Tag Archives: Waitakere Ranges

Oases of civilisation in the Waitakere Ranges

For all its wild, deserted coastline and its vast, untamed and uninterrupted bush, the Waitakere Ranges Regional Park has some picturesque and equally appealing oases of civilisation.

Carving at the Arataki Visitor Centre
Carving at the Arataki Visitor Centre

Firstly, there’s Titirangi. Once a service town for the farmers and bushmen who worked in the region in the early days, for over half a century it has been an enclave for artists, craftspeople, writers and musicians. It is a pretty little village, with lovely and beautifully restored old buildings, from quaint colonial to sleek art deco cinema. Nestled deep in the bush between the hills, in a truly inspirational setting and blessed nowadays with some great cafes, restaurants and shops, it’s a great spot to limp into after a great day out in the bush and on the beach.

Then there’s the Arataki Visitor Centre. Arataki means pathway to learning. At the centre visitors of every age can learn the story of Te Wao Nui o Tiriwa and Te Kawarau o Maki, the tangata whenua, or original people of the area. They can learn about the park’s flora and fauna, out its history and its future. Here Park staff offer help planning tours of the region and advice on how to get the best out of all it has to offer, safely. Designed by the local, Karekare architect, Harry Turbott, the building is a fine example of a modern, truly bi-cultural New Zealand architecture. It features a large pou (post) at the entrance and stunning interior whakairo (carvings). Fashioned out of two giant kauri from the surrounding forest, they depict the ancestors of Te Kawarau o Maki. The sweeping decks on the outside of the building offer panoramic views over the park and a great vantage point from which the less intrepid and capable can enjoy its vast and rugged splendor.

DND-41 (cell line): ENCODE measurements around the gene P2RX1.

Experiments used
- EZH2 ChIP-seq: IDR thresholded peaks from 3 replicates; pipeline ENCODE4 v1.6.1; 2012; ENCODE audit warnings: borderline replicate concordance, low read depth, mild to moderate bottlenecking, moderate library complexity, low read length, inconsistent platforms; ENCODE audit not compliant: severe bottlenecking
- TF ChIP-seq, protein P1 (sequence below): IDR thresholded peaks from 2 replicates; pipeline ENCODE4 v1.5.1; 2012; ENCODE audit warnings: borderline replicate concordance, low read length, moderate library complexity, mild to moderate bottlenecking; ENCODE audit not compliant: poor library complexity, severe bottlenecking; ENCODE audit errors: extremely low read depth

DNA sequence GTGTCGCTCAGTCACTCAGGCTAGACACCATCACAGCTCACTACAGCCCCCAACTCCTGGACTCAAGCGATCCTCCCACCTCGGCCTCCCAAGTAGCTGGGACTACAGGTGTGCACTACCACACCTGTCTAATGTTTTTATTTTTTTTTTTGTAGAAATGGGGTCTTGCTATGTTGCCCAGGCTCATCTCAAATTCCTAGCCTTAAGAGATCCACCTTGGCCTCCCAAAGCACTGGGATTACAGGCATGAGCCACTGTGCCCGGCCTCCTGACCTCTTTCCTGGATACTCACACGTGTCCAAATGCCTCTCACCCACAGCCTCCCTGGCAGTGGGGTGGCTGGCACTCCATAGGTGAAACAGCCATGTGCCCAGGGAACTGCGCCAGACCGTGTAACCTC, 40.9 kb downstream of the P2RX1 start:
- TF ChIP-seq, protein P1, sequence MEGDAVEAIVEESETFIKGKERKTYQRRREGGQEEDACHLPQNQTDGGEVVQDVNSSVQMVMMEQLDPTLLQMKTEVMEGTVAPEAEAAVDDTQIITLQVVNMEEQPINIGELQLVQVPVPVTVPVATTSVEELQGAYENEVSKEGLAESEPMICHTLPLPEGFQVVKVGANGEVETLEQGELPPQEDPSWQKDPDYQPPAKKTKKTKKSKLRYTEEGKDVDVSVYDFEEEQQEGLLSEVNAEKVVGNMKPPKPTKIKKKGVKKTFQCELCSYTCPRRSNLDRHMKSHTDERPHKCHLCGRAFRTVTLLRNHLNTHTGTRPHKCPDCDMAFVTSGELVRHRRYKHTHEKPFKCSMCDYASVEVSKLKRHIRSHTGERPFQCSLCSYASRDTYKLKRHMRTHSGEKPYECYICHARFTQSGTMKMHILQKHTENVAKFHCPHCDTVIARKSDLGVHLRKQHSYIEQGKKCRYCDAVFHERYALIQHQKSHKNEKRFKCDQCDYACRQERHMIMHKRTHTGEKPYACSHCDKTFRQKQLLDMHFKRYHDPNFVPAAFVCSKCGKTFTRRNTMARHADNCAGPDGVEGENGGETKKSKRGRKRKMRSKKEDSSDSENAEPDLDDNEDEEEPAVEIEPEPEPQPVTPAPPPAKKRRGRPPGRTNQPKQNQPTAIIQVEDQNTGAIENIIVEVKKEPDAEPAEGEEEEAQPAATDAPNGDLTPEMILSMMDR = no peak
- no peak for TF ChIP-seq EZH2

Finally, there’s Elevation. Hidden just under the brow of one of the Waitakere’s highest hills and 361 metres above sea level, this restaurant is worth visiting for the view alone. Look back and you take in the city of sails one side to the other and the Auckland region from coast to coast – the 28 volcanoes, the flats of South Auckland, the beaches, the parks – the lot. Look ahead and you take in forest as far as the eye can see. It’s breathtaking.  Elevation also serves up some really mean cuisine!

Auckland’s Wild West Coast

The spectacular, densely-clustered, thickly forested hills of the Waitakere ranges are bordered by a stunning coastline of soaring cliffs, dramatic black sand beaches and wild surf.

Piha Beach
Piha Beach

Turning off the main highway, we wind down a perilously narrow road. The bush crowds in on either side. Huge ponga trees fan overhead. There is no sign of civilization – no glimpse of a house between the trees, no passing car. The road flattens beneath us and the bush thins. We reach the wild, west coast at Karekare Beach. It’s a movie set land and seascape. On one side is the lonely windswept beach with its black sand and wild unruly surf, which formed the spectacular back-drop to scenes in Jane Campion’s The Piano. On the other side, steep cliffs soar skywards, their feet in thick bush. A sm of white water cascades down a strip of dark rock.